One of the main goals of the new acts is to improve security online and to limit the spread of the so-called “illegal content”, such as dangerous disinformation and hate speech.
All providers of digital services, regardless on which category they fall into, will need to fulfill minimal requirements, such as being transparent in spreading information, respect for the fundamental rights of their users, cooperation with relevant national institutions and providing a point of contact and an official legal representative.
The very large online platforms and search engines, however, those used by more than 10 per cent of the EU’s total population, will be under direct surveillance of the European Commission, Charles Manoury, a digital economy press officer for the European Commission, told BIRN.
“The very large online platforms and very large search engines will have four months to adapt to the Digital Services Act upon being designated by the European Commission,” Manoury said.
He added that by January 2024, governments of the EU member states will need to impose new rules on regulating smaller platforms and non-systemic aspects of the work of larger platforms.
According to Trpevska, the large online platforms and search engines will be subjected to the strictest public scrutiny to make sure that they respect the rules.
“Those platforms carry the biggest risk of spreading disinformation, hate speech and other harmful or illegal content. The member states will have the major role in surveying their operations, with the support of the European Digital Services Board, while surveillance of the largest platforms will be an obligation of the European Commission,” she added.
Platforms will not be obliged to check content before publishing it, nor will they bear responsibility for what their users publish. Their main obligation will be to react immediately if certain content is reported as illegal.
“The spread of disinformation is a profitable business for online platforms. The more provocative and shocking the content spread through the platforms, the longer the users stay on them. Besides, the automated ‘recommendation systems’ and the algorithms used by the platforms are designed to serve users similar content to ones that they’ve already viewed,” Trpevska explained.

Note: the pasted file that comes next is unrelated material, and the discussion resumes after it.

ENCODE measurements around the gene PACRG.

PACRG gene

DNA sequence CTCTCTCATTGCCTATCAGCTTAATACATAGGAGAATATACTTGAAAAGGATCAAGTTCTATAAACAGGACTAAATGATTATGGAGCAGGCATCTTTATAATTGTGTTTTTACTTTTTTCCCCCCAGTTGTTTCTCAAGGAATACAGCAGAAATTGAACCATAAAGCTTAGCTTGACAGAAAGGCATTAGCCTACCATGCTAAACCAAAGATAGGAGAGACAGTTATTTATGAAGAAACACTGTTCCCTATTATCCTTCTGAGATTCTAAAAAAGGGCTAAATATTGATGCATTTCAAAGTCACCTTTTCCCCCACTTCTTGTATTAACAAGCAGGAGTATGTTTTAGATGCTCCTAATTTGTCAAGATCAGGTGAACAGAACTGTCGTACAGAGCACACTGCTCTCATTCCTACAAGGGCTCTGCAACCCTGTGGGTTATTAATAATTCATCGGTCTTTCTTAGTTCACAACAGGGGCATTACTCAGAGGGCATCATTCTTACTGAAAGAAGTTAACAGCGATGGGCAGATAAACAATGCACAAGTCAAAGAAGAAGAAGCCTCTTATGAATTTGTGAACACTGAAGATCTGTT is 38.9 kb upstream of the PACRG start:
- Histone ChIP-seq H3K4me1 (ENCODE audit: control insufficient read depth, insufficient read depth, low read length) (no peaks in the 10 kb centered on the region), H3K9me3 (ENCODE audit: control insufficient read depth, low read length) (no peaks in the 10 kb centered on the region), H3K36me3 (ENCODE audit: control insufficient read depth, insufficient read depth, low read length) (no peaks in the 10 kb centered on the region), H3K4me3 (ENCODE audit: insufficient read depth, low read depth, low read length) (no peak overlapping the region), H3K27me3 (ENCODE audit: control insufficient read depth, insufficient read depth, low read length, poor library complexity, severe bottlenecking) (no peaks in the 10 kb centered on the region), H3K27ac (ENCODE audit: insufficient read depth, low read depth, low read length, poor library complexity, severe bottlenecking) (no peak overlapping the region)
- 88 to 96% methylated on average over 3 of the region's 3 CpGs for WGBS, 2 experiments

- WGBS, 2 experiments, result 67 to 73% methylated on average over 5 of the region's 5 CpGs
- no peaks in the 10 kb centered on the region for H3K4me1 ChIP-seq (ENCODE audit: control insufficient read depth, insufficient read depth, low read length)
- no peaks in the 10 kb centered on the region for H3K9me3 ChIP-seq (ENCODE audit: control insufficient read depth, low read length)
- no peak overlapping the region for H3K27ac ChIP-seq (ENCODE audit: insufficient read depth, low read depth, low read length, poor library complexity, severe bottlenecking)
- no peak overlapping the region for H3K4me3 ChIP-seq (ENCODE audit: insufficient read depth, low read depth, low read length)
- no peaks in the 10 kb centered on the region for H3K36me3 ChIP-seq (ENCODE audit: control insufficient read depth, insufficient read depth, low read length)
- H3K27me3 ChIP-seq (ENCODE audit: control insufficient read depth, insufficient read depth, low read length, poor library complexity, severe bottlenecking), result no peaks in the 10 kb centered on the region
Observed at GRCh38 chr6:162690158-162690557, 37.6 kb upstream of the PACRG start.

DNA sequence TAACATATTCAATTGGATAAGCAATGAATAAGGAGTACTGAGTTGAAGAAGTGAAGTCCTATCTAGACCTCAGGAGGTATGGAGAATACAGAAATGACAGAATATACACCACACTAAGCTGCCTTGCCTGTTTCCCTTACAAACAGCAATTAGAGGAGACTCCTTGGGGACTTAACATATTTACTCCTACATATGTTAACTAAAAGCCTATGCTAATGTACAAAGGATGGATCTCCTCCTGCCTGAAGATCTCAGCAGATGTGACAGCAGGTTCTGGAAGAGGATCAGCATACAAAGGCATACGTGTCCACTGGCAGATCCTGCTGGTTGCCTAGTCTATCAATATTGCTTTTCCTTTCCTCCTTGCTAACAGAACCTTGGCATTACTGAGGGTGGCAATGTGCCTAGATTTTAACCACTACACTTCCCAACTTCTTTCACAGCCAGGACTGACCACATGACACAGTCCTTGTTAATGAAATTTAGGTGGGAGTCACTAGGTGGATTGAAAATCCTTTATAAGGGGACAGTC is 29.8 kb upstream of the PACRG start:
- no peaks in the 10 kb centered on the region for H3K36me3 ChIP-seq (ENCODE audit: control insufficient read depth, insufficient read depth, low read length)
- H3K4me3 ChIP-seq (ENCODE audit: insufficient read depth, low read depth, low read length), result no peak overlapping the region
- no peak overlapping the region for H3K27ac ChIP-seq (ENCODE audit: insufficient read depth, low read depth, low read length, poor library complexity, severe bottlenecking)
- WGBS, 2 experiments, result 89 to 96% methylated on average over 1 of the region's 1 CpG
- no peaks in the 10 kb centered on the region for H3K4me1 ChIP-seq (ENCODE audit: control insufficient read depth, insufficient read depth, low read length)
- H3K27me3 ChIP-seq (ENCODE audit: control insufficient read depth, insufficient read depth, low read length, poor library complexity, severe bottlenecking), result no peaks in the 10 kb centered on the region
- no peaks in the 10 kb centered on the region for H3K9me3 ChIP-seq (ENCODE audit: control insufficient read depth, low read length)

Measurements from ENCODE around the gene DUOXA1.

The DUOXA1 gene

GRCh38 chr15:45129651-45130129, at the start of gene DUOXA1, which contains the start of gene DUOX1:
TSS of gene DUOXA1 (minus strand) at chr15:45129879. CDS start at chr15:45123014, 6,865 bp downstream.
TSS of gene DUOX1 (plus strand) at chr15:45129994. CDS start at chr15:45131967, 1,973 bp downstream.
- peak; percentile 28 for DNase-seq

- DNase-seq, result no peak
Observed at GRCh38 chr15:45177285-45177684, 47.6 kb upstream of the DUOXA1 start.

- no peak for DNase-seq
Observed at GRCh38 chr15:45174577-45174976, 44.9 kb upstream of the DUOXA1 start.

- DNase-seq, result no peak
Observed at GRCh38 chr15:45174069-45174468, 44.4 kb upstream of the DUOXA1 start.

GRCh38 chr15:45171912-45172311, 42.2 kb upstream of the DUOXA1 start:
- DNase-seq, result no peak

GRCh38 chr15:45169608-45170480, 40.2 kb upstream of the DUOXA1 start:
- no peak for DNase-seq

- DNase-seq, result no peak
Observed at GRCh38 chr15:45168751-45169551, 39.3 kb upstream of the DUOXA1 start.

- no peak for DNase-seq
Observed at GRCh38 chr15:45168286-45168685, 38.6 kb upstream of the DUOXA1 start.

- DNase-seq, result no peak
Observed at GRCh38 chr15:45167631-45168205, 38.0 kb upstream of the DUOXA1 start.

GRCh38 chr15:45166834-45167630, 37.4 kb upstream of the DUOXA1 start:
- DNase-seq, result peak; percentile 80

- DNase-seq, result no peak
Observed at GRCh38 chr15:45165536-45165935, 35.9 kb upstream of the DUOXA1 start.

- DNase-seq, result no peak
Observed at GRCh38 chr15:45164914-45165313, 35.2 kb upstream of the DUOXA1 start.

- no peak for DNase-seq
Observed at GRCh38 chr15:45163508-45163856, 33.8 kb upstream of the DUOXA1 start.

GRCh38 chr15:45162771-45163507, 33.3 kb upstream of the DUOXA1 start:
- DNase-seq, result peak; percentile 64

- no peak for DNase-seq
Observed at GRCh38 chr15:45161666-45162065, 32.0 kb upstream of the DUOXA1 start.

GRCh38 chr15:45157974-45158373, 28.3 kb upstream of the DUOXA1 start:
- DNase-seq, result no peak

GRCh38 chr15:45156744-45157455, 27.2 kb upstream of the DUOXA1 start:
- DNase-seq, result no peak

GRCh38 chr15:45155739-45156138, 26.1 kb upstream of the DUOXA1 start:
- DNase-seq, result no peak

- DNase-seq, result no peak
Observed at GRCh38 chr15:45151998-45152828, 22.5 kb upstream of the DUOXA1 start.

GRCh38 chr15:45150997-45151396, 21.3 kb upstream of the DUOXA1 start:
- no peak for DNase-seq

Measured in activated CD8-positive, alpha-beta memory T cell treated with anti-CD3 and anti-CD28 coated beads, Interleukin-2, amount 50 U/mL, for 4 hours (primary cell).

She recalled the testimony to the European Parliament of a Meta whistleblower who revealed how this platform encourages the spread of disinformation and violent content, using its algorithms for recommending content.
He said that when extreme content and the disinformation appear in the feed, the users tend to view them more, and therefore stay longer on the platform, generating more income.
The rules on content will apply to all platforms, regardless of whether some of them already have pre-publishing checks. Some platforms have introduced active content control and are able to refuse to publish certain content or remind the users that it’s not allowed and goes against their rules. It was unclear whether they could be held responsible if certain illegal content “slips into them”, but the new act defines that they will also enjoy immunity.
Besides having to react immediately when requested, the very large online platforms and search engines will be obliged to publish reports on moderating content and to allow the European Commission access to all data needed to monitor whether they’re compliant with the Digital Services Act. In some cases, that means allowing access to the algorithms and their premises. They will also need to pay a surveillance tax to the Commission. The fines for failing to abide are up to 6 per cent of their global revenue.
Companies like Meta and Google, for example, have reported annual revenues of 120 to 260 billion US dollars, which means that the 6 per cent fine would mean paying around 10 billion dollars, close to the annual GDP of North Macedonia.
‘Trusted flaggers’ to report illegal content